a consequence of unpredicted disturbances is not part of PCT. I don't
know why.

We always have enough
outputs to control the inputs that matter to us and that are
potentially controllable.

Always??? Usually, yes, or our species would not be represented on Earth.

The job of the alerting system, whatever mechanism it might use, is to
allow us to determine which inputs should matter to us at any moment,
out of all the many that we could be controlling. Call it a "draft
prioritizing system" rather than an "alerting system" if you want to
use words that would allow you to dismiss it as excessively cognitive
and computational, the way you dismissed "Hamming distance" and

If we don't have enough outputs in a given situation,
we create new outputs or multiplex those we already have,

Create new outputs??? New fingers? Telepathically controlled robots?
Whatever do you mean? Multiplexing has been taken care of in the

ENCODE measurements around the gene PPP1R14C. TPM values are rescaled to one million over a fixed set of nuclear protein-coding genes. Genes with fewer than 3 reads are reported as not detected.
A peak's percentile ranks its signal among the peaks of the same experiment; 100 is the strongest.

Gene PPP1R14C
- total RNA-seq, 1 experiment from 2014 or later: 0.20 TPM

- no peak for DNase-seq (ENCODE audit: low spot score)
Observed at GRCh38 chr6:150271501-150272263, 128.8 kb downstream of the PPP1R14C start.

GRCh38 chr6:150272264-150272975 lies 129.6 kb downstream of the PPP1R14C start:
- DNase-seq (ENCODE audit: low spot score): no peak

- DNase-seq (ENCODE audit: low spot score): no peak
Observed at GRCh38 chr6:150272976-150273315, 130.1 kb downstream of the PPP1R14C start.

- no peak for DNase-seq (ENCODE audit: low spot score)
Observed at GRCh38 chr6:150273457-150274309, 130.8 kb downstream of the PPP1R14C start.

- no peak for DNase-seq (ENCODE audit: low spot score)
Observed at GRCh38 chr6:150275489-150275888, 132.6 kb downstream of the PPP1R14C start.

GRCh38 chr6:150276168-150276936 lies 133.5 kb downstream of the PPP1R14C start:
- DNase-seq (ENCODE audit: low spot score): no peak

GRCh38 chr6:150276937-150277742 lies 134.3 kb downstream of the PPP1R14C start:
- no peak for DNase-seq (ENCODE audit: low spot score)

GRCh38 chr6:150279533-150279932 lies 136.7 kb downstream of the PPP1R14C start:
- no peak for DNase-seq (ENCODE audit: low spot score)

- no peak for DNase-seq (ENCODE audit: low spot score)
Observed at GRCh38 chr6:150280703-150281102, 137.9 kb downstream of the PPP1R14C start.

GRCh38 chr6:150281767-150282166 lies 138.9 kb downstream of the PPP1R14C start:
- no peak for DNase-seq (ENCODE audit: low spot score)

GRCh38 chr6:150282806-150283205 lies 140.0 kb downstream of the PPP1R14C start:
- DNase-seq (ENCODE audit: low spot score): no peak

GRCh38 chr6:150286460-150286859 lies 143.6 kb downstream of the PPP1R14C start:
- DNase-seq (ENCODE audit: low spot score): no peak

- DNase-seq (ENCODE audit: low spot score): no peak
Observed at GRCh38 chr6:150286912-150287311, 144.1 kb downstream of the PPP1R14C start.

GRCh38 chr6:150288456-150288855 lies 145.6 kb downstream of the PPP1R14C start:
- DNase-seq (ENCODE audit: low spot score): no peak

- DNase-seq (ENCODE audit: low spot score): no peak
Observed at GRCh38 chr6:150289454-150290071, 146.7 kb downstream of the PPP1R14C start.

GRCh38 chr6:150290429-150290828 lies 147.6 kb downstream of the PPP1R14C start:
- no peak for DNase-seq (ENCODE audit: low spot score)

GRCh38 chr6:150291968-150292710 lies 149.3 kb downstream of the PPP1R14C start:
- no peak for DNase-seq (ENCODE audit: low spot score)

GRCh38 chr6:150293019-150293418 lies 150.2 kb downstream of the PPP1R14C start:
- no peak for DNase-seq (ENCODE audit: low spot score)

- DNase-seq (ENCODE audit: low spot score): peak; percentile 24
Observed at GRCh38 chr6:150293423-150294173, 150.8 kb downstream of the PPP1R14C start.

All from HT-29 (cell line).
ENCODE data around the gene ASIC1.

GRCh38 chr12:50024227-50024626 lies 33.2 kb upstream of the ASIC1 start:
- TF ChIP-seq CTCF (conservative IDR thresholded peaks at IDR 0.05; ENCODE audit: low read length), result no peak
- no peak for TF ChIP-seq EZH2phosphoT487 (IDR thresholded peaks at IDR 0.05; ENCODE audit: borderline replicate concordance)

initial analysis, so that doesn't help.

One thing that might possible reduce misconceptions: I do not claim
that reorganization has produced ECUs with PIFs that cover the whole
space of potentially controllable perceptions. "Potentially controllable"
degrees of freedom depends on the degrees of freedom of the sensory
input. "Actually controllable at some time" is the number of different
PIFs. This could be higher of lower than the number of controllable
degrees of freedom (not df/sec, which depends on the bandwidths of those
PIFs). If the PIFs cover the dimensionality of the sensory input but
are not orthogonal, then there are more of them than there are potentially
controllable perceptual degrees of freedom. If they fail to cover the
dimensionality of the sensory input, then there might be fewer perceptions
actually controllable than there are sensory df. But no matter what,
there cannot be more simultaneously controlled df for perception than
there are output df.

When I get back, I hope we can resume this discussion on a basis of
explaining phenomena, with emphasis on verifying that there is a
phenomenon to be explained in the first place.

Might be possible. Since you will see this after you get back, I'll
put the salutation in the past tense:

Hope you had a great trip, and set off a PCT explosion in Europe.